Myakka's Gold Apiary produces a buzz.
In 2008, Myakka City's James Cutway was having a few drinks with his buddy, Greg Bogart, when they started talking about mead.
Mead is an alcoholic beverage made from fermented honey and water and Bogart was saying how fun it would be to produce their own. However, Bogart needed someone to harvest the honey. Cutway volunteered.
Ten years later, Cutway is producing lots of honey as owner of Myakka's Gold Apiary, which he started in 2008. But the mead?
“I have a honey business, but I never did make that mead,” Cutway said.
What Cutway does produce is lots of honey, 6,000 to 9,000 pounds per year. The amount varies with the success of his 150 colonies that reside at various locations in Sarasota and Manatee counties.
On July 17, and with wildflowers in bloom, Cutway pulled up to a farm where he keeps a beehive off Upper Manatee River Road. Each area produces a slightly different taste because of its environment.
After pulling up to this particular spot, Cutway began to take stock of everything he needs to wear in his profession of beekeeper — the specialized suit, gloves and hat — because he was going to be dealing with, after all, bees.
By the time he was decked out, he looked like a Ghostbuster getting ready to do battle with the Stay Puft Marshmallow Man. But these were the tools of his trade.
Cutway went to the dozen hives on the farm and used a smoker to put the bees in sort of a trance. The smoke makes the bees lethargic and allows Cutway to go about his business. The smoke masks the pheromones the bees produce to communicate. When bees feel they are under attack, they release an alarm pheromone, which causes all the bees to be agitated.
Smoke also causes bees to consume honey, because they feel they might have to move to another place to live, and they become lethargic after gorging themselves.
The smoke must not have worked so well in the first hive he disrupted because the bees were obviously agitated and began to cluster. Cutway said it was normal bee behavior when the weather is warm and humid, added to the fact their home was perceived to be under attack.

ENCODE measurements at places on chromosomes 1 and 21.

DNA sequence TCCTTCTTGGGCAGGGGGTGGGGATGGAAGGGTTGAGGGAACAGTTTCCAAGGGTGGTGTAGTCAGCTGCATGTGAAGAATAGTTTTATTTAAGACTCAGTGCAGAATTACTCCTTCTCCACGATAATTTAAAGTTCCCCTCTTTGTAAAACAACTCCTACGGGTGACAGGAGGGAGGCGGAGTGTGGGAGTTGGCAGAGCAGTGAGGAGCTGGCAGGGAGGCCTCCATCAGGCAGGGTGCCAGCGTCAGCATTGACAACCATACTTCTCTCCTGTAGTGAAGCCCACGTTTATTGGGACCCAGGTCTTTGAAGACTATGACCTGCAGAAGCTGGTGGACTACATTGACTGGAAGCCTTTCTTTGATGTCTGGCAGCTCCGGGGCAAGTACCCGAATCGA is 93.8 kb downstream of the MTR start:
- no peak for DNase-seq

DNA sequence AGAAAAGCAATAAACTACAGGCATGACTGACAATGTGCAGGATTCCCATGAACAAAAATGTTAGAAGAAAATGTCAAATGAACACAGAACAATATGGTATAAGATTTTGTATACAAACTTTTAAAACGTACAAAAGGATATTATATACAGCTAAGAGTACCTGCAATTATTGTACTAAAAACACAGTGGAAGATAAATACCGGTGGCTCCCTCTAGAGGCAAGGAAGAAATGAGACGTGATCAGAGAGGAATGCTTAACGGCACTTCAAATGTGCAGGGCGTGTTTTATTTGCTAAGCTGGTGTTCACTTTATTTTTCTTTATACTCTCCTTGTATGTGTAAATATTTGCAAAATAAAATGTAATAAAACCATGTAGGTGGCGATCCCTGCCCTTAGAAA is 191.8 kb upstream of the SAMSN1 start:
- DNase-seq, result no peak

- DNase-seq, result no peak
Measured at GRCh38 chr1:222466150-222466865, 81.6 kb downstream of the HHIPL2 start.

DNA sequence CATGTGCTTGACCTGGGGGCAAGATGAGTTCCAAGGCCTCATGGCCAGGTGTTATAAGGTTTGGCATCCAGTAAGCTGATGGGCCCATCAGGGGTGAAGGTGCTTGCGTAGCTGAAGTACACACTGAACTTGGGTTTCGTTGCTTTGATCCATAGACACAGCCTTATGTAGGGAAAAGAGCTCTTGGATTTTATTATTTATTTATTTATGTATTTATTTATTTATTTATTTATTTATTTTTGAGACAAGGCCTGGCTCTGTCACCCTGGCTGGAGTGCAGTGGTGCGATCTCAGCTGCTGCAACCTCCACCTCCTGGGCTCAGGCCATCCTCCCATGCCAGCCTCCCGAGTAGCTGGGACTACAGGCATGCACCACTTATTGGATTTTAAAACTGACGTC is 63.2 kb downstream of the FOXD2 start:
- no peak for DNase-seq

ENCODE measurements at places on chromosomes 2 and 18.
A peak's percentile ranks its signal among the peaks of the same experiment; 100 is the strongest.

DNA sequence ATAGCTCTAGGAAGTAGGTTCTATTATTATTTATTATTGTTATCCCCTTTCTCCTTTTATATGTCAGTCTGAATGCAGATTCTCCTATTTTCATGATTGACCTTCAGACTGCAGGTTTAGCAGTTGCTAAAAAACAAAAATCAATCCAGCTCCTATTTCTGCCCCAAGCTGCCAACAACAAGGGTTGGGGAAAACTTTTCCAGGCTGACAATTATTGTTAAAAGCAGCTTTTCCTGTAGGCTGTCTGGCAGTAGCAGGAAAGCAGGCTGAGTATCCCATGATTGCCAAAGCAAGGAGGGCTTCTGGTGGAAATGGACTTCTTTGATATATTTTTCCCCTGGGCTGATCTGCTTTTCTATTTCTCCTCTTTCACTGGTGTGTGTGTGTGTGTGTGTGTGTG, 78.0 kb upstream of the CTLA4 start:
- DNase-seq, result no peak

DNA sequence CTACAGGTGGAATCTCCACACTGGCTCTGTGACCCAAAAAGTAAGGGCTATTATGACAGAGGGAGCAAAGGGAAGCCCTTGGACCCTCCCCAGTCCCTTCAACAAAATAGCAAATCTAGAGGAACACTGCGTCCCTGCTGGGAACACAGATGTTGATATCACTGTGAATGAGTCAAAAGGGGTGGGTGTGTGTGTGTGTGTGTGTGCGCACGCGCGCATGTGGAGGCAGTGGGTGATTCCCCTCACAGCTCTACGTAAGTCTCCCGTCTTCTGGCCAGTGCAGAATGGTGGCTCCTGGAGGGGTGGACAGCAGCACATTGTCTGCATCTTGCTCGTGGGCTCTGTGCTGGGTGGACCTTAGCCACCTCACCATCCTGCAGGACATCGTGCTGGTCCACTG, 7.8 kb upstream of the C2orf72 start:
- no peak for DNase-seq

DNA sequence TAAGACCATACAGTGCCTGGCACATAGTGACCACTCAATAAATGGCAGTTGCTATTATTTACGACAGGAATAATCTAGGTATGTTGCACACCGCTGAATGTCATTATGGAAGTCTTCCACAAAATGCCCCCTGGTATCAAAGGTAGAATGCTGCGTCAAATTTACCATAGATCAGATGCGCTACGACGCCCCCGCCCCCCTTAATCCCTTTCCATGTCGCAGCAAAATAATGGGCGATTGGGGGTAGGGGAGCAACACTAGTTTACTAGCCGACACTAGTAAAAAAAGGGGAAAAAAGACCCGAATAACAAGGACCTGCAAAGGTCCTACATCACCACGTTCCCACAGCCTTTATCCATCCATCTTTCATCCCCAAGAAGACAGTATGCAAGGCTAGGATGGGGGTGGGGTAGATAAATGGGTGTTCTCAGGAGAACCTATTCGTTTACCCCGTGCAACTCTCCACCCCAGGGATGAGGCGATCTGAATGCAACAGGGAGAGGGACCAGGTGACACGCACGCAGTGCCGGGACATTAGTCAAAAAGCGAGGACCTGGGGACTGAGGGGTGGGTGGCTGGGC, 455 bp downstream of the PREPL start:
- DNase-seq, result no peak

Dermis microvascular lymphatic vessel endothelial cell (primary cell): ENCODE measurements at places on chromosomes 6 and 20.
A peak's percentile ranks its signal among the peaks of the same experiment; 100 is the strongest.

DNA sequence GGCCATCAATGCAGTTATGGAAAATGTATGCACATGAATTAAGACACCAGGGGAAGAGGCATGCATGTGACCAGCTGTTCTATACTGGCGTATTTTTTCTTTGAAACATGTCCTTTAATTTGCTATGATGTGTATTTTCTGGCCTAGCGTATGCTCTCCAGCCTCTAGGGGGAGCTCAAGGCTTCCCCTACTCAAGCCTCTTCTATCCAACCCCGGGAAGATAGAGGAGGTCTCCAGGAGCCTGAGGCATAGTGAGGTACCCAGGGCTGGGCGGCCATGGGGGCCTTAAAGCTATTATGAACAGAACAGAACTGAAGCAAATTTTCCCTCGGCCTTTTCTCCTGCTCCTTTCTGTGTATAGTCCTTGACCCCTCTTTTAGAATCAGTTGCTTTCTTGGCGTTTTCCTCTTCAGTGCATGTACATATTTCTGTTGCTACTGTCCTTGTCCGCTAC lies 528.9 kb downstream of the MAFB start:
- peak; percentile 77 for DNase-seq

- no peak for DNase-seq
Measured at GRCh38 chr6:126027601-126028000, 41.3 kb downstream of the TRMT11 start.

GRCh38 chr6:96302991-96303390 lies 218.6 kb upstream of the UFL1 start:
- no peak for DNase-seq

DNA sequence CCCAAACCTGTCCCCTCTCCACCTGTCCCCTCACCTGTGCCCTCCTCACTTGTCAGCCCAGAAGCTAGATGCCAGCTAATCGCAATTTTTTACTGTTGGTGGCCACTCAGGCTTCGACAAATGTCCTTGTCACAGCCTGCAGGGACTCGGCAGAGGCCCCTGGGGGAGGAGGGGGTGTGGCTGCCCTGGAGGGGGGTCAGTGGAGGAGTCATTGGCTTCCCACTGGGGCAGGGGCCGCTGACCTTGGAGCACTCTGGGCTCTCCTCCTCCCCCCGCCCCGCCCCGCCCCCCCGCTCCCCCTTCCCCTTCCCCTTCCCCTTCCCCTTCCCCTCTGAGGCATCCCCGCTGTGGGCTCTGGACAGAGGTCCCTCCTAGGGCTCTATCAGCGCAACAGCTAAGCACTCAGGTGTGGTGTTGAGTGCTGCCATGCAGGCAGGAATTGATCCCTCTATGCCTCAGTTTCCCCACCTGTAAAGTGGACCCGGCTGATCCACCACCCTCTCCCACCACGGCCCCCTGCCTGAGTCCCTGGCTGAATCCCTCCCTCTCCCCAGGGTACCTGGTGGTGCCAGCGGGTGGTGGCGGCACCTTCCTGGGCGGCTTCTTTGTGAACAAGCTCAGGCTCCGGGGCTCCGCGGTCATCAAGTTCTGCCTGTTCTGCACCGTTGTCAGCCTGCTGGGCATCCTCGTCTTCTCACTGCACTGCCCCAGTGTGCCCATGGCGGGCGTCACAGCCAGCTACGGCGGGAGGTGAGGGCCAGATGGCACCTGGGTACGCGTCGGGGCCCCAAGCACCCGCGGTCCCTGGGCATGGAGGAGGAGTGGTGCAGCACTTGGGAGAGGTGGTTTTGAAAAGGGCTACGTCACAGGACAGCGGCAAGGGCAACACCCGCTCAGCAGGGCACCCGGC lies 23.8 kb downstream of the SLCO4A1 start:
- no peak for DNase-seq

Wearing his protective gear, Cutway still had the opportunity to look at the honey. It wasn't ready for harvest.
“It can take a couple of months for the honey to be ready,” Cutway said. “The honeycomb has to be all the way capped, so that almost every cell is full of honey, then the bees close off the cell.”
Besides checking on progress, Cutway's job is to ensure mites and beetles don’t invade the hives and that the queen doesn’t take over every comb by laying brood, or larvae, where there should be honey. On this day, everything was going well.
Cutway said while everything in his colonies happens naturally, he doesn’t use the term organic.
“We say that we sell raw, unfiltered honey,” Cutway said.
It's because he can’t guarantee that if a bee flies 5 kilometers to collect pollen from a plant, that plant hasn't been sprayed with Miracle-Gro or a weed control product.
The bees probably didn't need to go far from this particular spot as wildflowers were in abundance.
“The wildflower honey is the one that when people taste, they say, ‘Oh my god, that is sweet,’” said Cutway. “However, our best selling honey is the Brazilian pepper honey. It’s not that it’s spicy or anything like that, it’s just a very unique taste.”
Cutway, who also performs "bee relocation" for those who need it, said he produces four varieties of honey — wildflower, orange blossom, Brazilian pepper and palmetto. He sells the honey at local farmers' markets and at a few other locations in East County.
He noted he will set up a stand July 28 at JDub's Brewing Co., 1215 Mango Ave, Sarasota.
Perhaps somebody will need honey for mead.